Cross-sectional studies have identified high levels of fatigue in patients with active or quiescent inflammatory bowel disease, but there has been little attention to the long-term effects of fatigue in these patients.
Dr Lesley Graff and colleagues from Canada performed a longitudinal study of fatigue in patients with inflammatory bowel disease to determine its course and contributing factors.
Data were obtained from participants in the Manitoba Inflammatory Bowel Disease Cohort Study, a longitudinal population-based study.
Symptomatic disease activity was measured every 6 months for 2 years to characterize long-term disease patterns as active, fluctuating, or inactive, based on the validated Manitoba inflammatory bowel disease Index.
|Psychological factors are useful targets for intervention to reduce fatigue|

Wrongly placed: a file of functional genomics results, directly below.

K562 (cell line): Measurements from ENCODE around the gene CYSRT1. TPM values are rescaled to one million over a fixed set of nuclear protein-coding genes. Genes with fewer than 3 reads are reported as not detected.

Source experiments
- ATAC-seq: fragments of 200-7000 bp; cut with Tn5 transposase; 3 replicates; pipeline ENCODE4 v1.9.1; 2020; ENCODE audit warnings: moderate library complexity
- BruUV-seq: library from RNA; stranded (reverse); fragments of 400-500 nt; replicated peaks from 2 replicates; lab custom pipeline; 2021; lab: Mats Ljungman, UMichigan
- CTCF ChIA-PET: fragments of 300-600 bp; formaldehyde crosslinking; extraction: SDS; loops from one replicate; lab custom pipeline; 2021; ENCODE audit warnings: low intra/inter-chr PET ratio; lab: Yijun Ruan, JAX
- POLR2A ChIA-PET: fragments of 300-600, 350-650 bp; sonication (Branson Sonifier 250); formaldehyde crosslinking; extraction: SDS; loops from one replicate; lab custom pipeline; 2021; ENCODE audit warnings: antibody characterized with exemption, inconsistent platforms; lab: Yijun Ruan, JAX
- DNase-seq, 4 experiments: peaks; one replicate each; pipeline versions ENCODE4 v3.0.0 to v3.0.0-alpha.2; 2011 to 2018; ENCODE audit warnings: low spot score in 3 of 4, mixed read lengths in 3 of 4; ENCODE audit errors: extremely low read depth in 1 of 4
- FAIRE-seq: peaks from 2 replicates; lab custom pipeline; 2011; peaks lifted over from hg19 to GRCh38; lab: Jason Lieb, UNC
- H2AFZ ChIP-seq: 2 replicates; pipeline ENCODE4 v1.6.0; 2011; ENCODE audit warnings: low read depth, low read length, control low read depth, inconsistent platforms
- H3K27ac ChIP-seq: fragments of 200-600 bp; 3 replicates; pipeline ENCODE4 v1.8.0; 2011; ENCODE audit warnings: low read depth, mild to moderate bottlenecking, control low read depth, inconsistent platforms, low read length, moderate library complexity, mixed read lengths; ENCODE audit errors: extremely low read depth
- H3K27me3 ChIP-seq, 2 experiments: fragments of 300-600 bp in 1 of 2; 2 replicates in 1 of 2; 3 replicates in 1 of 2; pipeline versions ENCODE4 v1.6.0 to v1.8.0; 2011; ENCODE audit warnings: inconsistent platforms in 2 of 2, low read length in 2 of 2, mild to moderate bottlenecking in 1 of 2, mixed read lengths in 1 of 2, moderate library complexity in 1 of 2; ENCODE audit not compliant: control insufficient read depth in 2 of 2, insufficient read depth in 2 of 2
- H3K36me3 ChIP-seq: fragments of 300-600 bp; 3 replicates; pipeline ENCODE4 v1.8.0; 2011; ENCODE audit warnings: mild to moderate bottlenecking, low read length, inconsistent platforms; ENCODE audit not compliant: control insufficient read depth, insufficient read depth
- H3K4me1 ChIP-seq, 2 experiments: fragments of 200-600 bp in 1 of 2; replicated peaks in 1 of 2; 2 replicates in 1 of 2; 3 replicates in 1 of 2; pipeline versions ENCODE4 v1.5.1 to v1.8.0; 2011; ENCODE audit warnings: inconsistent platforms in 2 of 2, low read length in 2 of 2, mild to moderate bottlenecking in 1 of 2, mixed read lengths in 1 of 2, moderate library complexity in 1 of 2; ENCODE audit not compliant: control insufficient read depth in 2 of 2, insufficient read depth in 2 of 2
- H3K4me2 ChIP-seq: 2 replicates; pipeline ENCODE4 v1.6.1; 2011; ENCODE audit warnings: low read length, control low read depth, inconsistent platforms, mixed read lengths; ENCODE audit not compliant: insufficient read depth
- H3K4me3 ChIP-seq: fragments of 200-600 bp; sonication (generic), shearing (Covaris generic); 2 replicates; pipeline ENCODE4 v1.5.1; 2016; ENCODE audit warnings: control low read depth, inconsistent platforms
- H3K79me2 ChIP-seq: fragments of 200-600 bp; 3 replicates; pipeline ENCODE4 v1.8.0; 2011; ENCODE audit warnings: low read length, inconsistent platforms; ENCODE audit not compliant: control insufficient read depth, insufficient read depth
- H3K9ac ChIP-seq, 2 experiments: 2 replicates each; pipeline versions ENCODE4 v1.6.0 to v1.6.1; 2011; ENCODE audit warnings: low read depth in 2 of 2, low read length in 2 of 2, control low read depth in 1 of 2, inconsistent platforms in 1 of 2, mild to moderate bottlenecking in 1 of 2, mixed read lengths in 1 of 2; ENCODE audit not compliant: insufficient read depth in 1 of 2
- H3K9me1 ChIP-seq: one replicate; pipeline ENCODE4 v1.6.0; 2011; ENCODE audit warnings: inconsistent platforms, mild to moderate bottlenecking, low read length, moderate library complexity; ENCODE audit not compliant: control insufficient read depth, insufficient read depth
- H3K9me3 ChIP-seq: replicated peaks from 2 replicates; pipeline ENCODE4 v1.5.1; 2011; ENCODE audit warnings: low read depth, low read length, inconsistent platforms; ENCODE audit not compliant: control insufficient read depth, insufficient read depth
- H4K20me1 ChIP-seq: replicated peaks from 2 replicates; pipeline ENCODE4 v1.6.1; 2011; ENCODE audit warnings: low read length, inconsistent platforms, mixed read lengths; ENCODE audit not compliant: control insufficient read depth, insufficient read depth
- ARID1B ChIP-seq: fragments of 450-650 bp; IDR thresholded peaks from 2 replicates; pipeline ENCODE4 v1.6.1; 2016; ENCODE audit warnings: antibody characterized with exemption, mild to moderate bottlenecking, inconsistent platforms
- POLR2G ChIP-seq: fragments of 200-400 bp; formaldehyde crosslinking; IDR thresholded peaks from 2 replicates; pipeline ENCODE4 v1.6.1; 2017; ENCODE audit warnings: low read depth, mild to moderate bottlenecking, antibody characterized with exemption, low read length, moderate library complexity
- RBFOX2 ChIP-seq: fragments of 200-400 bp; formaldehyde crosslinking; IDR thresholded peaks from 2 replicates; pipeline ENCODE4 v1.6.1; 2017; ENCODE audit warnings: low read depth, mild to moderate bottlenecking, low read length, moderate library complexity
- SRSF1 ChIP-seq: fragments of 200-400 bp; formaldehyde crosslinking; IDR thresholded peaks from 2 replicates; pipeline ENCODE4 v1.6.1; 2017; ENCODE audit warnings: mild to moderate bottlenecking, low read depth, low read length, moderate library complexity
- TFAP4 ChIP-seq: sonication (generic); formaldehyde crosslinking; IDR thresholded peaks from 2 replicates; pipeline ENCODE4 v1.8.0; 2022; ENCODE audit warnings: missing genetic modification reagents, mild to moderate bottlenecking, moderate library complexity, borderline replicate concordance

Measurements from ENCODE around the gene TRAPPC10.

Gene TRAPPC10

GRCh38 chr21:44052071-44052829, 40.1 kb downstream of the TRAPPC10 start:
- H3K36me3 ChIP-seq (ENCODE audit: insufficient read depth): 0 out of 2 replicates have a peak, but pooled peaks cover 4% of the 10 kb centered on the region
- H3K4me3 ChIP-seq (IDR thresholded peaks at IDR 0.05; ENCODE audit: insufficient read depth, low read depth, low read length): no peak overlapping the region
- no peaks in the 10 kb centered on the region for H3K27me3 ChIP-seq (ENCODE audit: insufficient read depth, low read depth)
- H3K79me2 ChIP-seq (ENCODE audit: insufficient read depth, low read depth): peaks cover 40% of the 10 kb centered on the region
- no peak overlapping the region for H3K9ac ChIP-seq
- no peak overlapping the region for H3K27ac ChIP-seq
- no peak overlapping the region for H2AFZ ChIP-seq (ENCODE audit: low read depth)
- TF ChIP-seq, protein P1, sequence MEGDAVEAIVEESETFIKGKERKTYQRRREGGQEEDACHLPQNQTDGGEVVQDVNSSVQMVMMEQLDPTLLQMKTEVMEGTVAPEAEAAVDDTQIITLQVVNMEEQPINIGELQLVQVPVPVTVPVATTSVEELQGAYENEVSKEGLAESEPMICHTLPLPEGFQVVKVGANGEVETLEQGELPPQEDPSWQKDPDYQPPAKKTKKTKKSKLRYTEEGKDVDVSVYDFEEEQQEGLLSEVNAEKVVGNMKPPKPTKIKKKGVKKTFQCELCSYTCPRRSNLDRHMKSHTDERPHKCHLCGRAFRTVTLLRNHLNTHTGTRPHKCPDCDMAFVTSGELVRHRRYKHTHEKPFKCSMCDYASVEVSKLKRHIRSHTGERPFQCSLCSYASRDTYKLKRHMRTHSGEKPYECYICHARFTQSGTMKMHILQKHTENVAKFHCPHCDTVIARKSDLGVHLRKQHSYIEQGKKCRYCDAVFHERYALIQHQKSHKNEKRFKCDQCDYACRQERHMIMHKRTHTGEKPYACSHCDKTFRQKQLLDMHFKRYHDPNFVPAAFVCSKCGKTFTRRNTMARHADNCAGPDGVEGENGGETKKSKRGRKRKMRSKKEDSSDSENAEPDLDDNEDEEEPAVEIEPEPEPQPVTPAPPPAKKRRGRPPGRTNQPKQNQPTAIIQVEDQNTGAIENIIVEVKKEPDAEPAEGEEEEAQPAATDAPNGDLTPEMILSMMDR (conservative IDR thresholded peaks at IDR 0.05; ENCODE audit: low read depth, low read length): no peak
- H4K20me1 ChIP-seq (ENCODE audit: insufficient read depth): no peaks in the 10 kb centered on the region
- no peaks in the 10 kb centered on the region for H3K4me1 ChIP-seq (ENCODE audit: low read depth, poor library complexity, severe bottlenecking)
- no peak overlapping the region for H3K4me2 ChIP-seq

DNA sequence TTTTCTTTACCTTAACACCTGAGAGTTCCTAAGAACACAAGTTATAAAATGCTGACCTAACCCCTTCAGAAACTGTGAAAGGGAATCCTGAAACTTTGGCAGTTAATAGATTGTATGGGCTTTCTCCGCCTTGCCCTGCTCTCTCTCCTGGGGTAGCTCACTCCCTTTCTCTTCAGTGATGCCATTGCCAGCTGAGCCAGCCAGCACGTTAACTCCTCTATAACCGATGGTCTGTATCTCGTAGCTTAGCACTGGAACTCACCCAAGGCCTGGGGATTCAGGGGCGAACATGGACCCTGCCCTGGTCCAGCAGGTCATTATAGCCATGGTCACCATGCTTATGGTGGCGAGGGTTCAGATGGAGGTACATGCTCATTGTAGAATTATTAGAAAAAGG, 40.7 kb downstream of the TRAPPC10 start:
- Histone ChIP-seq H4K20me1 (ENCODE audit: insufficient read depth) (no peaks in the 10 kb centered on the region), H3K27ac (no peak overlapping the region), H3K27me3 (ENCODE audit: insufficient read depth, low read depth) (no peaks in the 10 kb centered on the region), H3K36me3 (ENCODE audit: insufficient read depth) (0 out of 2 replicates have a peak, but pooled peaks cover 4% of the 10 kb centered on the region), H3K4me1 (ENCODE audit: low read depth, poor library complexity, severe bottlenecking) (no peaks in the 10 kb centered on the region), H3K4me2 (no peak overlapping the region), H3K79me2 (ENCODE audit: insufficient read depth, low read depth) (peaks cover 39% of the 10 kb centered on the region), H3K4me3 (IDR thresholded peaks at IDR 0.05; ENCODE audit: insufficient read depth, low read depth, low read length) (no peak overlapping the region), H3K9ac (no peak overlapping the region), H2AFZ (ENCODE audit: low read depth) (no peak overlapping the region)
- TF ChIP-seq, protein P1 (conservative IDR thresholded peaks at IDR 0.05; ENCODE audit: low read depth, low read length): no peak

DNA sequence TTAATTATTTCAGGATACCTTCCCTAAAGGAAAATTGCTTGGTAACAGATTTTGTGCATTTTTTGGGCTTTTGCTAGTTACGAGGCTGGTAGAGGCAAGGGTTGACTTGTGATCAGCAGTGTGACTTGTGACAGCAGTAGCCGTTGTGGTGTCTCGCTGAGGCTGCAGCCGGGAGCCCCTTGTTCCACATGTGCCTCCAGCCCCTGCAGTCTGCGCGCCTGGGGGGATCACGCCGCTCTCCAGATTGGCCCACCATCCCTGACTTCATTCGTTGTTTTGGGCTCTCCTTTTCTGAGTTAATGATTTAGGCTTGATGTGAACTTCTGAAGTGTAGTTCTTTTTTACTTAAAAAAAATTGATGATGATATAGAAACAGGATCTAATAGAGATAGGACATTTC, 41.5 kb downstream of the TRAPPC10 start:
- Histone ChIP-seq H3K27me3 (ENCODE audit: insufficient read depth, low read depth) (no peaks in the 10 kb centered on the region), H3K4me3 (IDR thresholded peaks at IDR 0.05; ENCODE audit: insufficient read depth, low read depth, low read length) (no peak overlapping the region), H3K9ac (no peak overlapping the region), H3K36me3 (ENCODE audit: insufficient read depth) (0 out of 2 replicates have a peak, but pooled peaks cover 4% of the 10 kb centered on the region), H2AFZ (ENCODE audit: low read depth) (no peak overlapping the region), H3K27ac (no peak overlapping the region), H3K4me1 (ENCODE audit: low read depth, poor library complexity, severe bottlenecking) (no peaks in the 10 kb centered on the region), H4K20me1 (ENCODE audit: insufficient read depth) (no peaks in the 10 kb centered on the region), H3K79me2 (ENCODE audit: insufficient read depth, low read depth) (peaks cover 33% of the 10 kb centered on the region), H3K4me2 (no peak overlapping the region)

|Clinical Gastroenterology and Hepatology|
The research team collected data concurrently on fatigue, psychological function, and laboratory biomarkers at the point of study entry, and 1 and 2 years later.
Of the study participants, 26% had consistently inactive, 29% had fluctuating, and 45% had consistently active disease over the 2-year time period.
The researchers noted that mean levels of fatigue were strongly associated with disease activity; participants with consistently inactive disease had the lowest level of fatigue at each time point.
The research team found that fatigue levels increased over time regardless of disease pattern.
Adjusting for disease activity, disease type and age, sex, and psychological variables of distress, reduced psychological well-being and poor sleep quality were associated independently with increases in fatigue over time.
Dr Graff's team comments, "Fatigue can increase over time in patients with IBD, even when their disease is in remission."
"Psychological factors are useful targets for intervention to reduce fatigue."